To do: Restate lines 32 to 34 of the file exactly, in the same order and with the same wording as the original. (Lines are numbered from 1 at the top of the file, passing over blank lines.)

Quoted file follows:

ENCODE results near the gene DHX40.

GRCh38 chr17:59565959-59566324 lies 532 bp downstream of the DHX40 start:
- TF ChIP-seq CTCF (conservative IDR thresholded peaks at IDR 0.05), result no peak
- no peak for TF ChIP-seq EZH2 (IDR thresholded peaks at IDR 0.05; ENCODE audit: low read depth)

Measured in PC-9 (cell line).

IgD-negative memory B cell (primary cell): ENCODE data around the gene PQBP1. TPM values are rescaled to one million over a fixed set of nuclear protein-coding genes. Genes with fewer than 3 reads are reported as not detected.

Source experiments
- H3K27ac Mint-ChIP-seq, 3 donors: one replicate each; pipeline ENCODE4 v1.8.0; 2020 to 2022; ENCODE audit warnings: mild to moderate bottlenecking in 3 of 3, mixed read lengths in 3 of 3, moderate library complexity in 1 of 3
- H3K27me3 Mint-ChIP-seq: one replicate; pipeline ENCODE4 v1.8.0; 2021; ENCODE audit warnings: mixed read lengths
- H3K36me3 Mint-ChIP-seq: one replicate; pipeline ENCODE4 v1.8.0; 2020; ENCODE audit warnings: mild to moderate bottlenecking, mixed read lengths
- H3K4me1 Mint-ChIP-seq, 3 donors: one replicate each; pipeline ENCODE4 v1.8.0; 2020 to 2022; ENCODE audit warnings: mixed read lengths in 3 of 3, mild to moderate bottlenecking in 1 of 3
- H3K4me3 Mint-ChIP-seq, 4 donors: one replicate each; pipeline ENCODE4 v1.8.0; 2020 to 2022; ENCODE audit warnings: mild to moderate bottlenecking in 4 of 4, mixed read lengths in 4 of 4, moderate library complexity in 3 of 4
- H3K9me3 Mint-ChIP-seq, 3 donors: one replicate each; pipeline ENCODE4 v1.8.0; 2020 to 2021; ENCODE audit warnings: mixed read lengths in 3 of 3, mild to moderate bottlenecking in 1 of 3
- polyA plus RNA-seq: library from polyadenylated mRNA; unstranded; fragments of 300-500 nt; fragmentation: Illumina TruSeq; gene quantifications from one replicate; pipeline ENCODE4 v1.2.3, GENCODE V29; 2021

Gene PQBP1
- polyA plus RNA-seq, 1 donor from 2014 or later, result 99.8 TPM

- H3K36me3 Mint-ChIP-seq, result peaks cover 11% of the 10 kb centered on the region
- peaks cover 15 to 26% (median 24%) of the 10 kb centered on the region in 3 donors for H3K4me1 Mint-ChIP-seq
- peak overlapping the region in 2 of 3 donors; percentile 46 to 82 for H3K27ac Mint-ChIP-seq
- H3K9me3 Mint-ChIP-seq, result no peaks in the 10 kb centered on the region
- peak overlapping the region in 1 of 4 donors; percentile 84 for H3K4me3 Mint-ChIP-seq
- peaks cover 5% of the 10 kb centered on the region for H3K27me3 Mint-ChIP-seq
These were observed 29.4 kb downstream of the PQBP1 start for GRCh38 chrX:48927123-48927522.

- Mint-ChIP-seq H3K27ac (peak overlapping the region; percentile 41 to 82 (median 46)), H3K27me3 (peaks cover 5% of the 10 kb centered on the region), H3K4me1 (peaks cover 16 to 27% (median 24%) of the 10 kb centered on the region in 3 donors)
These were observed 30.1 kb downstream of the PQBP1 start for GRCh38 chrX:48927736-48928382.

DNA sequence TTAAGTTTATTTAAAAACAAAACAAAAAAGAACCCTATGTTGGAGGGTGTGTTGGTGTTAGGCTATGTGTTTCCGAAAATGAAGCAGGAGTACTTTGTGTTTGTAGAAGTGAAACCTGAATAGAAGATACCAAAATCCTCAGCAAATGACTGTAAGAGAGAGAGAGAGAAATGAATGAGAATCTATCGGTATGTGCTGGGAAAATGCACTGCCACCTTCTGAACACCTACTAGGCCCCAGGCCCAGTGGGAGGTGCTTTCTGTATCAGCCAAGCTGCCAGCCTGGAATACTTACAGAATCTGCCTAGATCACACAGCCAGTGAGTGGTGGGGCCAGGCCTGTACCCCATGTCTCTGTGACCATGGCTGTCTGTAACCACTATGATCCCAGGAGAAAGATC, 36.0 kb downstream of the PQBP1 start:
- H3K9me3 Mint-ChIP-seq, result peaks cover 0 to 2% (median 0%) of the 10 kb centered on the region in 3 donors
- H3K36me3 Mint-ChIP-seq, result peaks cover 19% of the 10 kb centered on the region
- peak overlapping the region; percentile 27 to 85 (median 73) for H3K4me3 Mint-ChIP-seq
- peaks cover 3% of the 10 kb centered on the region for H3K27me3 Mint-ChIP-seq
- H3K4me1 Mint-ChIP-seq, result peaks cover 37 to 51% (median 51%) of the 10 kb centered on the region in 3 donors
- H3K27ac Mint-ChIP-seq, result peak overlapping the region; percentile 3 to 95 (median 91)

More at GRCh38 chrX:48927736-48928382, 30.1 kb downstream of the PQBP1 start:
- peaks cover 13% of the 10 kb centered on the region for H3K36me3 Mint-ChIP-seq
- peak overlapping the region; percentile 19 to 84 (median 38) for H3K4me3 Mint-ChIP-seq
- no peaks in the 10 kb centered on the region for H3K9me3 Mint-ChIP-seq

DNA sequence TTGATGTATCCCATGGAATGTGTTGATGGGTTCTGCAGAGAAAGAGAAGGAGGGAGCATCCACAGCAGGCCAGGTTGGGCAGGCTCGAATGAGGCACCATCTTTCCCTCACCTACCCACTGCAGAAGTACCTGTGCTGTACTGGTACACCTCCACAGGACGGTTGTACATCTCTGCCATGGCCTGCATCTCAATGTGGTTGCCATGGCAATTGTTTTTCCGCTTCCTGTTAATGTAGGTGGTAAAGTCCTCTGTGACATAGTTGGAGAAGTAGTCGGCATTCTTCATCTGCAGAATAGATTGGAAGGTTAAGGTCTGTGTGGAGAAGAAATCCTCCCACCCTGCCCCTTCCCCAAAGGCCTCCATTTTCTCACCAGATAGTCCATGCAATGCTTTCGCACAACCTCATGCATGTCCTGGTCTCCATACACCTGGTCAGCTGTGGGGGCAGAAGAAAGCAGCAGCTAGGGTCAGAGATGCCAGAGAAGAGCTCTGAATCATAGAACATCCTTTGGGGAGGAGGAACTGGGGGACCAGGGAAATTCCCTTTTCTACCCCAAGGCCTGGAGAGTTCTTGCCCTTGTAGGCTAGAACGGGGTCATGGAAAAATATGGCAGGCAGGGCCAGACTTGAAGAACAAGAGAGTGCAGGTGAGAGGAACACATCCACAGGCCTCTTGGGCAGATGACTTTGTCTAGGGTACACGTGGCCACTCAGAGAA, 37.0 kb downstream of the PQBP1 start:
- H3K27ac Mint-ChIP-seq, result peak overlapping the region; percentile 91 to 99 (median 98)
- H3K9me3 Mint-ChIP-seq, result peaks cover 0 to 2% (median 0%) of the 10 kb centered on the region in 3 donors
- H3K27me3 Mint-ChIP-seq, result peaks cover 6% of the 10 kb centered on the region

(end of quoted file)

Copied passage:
- H3K27ac Mint-ChIP-seq, result peak overlapping the region; percentile 3 to 95 (median 91)

More at GRCh38 chrX:48927736-48928382, 30.1 kb downstream of the PQBP1 start:
- peaks cover 13% of the 10 kb centered on the region for H3K36me3 Mint-ChIP-seq